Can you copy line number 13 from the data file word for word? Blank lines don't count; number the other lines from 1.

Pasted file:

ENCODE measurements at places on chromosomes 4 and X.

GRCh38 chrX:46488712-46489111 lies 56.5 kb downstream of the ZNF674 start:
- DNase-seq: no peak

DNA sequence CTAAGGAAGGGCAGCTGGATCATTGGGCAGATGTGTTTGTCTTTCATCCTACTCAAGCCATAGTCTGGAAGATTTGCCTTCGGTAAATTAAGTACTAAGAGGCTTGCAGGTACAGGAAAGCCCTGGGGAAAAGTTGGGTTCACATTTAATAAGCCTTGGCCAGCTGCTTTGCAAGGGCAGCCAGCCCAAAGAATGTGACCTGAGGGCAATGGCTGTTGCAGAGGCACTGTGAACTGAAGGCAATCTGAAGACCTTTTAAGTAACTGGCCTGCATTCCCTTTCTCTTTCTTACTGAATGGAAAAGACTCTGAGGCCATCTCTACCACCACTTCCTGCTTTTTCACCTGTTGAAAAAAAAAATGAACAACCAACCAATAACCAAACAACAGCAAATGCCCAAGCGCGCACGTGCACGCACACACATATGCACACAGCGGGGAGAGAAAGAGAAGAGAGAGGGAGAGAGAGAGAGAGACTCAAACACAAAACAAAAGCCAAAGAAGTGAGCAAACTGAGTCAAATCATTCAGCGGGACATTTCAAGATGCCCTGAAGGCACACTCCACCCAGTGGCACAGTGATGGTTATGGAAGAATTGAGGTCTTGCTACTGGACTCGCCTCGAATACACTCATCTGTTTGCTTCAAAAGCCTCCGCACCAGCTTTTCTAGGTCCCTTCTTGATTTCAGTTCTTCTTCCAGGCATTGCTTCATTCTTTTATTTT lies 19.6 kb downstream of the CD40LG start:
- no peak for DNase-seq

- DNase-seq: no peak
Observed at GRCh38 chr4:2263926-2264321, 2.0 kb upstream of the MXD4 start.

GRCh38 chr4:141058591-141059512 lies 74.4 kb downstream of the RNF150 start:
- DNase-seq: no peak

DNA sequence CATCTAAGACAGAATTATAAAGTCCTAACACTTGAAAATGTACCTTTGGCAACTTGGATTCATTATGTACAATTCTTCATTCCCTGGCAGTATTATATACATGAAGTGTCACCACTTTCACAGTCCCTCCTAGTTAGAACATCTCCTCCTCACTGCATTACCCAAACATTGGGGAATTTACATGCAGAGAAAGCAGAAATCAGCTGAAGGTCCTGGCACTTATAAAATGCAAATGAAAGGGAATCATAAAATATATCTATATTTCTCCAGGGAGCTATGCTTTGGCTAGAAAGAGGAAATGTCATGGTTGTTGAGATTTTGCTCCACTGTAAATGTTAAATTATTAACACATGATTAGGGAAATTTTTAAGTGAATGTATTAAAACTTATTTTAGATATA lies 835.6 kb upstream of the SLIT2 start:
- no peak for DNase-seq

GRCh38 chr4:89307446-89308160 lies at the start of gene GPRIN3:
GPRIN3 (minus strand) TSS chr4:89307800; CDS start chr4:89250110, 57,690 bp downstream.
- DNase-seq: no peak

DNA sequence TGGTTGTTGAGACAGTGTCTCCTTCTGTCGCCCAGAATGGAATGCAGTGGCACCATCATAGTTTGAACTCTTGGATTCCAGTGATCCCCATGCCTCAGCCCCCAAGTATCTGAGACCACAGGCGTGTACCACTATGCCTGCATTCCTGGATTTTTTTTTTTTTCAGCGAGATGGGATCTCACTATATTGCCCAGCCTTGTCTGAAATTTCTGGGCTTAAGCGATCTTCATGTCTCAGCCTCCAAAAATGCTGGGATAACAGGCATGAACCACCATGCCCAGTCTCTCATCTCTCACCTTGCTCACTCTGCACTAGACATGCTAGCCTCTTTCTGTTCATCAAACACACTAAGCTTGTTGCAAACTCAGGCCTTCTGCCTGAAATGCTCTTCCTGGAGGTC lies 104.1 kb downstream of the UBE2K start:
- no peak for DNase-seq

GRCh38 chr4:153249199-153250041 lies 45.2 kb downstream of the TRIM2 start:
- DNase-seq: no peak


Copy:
GPRIN3 (minus strand) TSS chr4:89307800; CDS start chr4:89250110, 57,690 bp downstream.